Typical of my psychohistorical approach is “In Switzerland: Childrearing Aimed at National Consent” (The Journal of Psychohistory [hereafter, JP], 36, 2, 2008, 163-185), which examines the Swiss consent as a political consequence of severe childrearing demands inflicted by Swiss caretakers on the child’s spontaneous consciousness. In my case I was conceived as part of a project envisioned by my parents. There was scarcely any space left in my life for the vital impulses of a child, because such spontaneity threatened my parents’ plans for my upbringing. I realized then that the Swiss inclination for conformity is linked to the contempt parents unconsciously inflict on their youngsters’ emotional needs from the very start, as they comply with this collective aspiration for conformity. The ensuing sufferings can be understood as the origin of a recurring social ill-being that reproduces itself in Swiss political life, particularly in the growing trends of nationalism and xenophobia.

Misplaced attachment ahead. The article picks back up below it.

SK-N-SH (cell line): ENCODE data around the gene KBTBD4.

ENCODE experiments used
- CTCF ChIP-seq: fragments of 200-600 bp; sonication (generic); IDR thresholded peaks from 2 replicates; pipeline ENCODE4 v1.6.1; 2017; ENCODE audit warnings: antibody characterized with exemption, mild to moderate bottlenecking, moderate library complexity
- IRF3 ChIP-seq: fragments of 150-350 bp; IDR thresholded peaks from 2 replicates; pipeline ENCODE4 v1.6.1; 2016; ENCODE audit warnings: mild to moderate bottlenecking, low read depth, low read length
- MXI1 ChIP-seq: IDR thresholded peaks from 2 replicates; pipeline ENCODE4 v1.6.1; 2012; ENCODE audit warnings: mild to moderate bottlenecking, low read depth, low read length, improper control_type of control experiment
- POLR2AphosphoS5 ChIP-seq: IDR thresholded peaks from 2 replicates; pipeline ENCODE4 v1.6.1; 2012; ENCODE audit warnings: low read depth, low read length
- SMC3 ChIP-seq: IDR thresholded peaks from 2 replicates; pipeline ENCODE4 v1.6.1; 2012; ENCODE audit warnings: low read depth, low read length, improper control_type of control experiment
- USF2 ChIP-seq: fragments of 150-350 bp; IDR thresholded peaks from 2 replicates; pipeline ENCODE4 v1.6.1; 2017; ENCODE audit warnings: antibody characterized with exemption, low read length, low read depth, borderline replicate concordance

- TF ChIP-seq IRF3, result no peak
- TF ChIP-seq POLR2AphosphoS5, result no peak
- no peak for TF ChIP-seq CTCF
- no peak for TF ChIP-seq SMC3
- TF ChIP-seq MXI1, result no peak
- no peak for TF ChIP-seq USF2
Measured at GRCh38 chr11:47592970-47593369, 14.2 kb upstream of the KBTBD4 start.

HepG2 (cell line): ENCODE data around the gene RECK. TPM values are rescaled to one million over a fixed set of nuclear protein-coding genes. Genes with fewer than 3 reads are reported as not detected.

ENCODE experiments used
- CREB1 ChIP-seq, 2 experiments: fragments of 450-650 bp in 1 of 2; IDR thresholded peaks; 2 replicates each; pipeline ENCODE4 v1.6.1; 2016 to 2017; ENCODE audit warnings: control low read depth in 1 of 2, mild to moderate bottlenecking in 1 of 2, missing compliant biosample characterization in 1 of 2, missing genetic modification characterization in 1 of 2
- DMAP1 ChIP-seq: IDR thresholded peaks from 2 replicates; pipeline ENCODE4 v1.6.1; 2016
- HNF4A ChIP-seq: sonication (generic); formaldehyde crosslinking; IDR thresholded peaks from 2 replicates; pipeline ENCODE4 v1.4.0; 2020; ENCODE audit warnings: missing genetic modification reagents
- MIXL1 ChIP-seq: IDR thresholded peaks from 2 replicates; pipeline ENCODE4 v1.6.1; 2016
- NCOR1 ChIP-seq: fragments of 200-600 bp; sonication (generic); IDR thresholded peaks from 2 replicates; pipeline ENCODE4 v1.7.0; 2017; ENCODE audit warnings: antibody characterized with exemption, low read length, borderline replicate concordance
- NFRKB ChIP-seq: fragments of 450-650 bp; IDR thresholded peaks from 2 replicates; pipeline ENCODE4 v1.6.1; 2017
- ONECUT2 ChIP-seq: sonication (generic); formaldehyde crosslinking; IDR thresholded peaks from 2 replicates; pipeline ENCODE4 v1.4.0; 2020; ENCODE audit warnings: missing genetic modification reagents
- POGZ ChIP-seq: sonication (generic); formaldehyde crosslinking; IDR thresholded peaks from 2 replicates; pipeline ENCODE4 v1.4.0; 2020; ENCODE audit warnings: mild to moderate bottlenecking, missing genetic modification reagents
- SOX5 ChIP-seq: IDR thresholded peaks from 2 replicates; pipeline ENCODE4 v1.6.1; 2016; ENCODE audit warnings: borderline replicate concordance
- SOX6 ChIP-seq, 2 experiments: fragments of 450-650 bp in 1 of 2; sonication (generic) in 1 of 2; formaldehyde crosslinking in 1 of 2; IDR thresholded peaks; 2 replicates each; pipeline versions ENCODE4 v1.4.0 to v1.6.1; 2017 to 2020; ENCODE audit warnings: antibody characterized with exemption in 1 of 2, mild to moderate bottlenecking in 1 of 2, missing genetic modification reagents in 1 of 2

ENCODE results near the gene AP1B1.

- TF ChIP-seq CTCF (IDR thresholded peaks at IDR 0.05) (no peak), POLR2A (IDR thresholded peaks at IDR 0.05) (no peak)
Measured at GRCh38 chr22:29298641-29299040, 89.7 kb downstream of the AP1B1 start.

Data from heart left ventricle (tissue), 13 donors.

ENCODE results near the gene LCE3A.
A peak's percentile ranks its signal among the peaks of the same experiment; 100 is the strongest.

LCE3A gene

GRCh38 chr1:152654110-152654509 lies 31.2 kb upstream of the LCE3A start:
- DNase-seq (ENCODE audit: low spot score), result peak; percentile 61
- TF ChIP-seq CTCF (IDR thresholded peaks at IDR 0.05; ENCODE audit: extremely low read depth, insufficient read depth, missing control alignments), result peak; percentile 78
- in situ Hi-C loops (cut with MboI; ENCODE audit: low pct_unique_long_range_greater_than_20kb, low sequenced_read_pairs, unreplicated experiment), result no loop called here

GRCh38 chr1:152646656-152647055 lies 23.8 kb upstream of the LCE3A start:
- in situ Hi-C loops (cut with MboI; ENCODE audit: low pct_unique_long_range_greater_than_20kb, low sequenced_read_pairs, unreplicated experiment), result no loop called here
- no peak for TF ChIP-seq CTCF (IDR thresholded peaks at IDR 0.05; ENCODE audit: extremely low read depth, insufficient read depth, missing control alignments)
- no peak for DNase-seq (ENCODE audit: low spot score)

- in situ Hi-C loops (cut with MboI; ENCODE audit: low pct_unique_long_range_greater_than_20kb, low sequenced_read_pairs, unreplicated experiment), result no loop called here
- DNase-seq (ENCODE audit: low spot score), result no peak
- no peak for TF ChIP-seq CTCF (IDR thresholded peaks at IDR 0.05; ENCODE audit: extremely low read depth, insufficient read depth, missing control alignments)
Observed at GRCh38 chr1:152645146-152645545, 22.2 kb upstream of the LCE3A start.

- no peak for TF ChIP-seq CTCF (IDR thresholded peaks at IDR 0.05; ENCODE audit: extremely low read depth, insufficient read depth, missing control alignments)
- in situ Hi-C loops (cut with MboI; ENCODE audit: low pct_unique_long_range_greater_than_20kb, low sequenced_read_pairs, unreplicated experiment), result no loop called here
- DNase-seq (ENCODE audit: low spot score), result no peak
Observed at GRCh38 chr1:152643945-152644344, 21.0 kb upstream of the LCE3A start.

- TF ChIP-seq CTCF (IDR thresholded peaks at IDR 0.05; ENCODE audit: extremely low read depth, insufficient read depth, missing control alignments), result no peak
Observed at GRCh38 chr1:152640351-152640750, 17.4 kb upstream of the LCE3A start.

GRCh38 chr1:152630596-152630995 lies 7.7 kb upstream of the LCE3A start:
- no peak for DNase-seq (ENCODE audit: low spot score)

The September 11 terror attacks and the ensuing war on terrorism waged by the Bush administration provided an opportunity to examine the collective restaging of what Alice Miller characterized as “poisonous pedagogy.” In particular, the involvement of psychologists in “enhanced interrogation techniques”a euphemism for the U.S. government’s program of systematic torture of detaineesraised legitimate concern. My approach stressed that behavioral scientists have long been noted for their engagement in dubious experiments aimed at conditioning the human brain. In my view, this willingness to control originates in early experiences of maternal disruption forced on children and routinely manipulated by caretakers, as evidenced by B. F. Skinner’s well-documented early childhood. The leading role played by behaviorism in the wake of the 9/11 trauma can be understood as drawing attention to the dire consequences of such poisonous pedagogy (“Poisonous Pedagogy: The Contentious Drift of Psychology,” JP, 40, 4, Spring 2013). I presented this at the June 2013 IPA conference and was soon named the IPA’s International Vice President.